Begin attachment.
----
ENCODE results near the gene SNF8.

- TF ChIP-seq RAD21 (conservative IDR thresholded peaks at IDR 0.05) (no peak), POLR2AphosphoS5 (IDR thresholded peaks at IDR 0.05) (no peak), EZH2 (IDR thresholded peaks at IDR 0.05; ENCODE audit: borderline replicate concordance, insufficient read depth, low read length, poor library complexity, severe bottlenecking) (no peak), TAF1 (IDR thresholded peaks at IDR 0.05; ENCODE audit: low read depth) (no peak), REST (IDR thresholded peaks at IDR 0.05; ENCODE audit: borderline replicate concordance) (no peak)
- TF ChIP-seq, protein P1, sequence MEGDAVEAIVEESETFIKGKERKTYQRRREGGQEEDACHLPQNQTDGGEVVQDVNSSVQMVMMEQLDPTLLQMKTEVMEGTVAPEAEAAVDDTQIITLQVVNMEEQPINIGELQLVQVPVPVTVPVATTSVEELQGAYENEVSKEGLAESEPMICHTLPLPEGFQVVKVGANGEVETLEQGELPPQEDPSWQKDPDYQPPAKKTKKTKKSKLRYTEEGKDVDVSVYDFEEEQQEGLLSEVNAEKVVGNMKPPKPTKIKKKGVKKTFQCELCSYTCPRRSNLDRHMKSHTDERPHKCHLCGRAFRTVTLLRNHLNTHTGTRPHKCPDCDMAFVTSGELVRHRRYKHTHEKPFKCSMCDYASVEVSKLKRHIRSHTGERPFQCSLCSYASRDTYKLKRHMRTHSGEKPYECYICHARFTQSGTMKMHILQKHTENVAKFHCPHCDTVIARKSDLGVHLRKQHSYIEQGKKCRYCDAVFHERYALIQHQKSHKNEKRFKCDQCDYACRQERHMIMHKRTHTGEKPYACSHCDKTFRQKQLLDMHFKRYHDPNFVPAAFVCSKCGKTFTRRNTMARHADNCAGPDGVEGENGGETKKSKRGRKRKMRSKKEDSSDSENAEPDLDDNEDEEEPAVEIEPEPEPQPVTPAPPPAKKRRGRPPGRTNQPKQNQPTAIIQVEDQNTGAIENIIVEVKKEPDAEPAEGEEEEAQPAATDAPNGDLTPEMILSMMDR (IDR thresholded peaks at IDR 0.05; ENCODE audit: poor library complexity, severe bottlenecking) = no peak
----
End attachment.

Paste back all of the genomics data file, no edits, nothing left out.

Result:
ENCODE results near the gene SNF8.

- TF ChIP-seq RAD21 (conservative IDR thresholded peaks at IDR 0.05) (no peak), POLR2AphosphoS5 (IDR thresholded peaks at IDR 0.05) (no peak), EZH2 (IDR thresholded peaks at IDR 0.05; ENCODE audit: borderline replicate concordance, insufficient read depth, low read length, poor library complexity, severe bottlenecking) (no peak), TAF1 (IDR thresholded peaks at IDR 0.05; ENCODE audit: low read depth) (no peak), REST (IDR thresholded peaks at IDR 0.05; ENCODE audit: borderline replicate concordance) (no peak)
- TF ChIP-seq, protein P1, sequence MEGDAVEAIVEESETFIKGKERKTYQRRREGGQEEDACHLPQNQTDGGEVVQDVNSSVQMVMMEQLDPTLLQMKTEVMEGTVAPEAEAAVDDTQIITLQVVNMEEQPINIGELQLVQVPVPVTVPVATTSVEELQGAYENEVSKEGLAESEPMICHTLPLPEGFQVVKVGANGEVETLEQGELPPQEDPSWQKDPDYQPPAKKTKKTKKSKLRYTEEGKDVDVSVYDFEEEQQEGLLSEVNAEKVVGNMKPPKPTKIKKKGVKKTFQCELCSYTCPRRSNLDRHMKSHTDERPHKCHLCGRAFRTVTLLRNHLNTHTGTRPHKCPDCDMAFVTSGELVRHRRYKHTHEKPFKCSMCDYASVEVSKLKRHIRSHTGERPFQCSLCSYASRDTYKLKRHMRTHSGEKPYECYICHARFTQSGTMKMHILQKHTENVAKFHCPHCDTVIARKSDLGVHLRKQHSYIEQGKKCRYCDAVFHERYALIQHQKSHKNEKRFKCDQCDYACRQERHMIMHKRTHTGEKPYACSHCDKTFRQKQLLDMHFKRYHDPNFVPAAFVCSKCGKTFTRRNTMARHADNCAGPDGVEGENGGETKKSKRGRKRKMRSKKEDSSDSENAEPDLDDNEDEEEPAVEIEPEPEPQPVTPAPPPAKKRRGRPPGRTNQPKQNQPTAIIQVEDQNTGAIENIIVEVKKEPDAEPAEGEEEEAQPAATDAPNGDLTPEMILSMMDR (IDR thresholded peaks at IDR 0.05; ENCODE audit: poor library complexity, severe bottlenecking) = no peak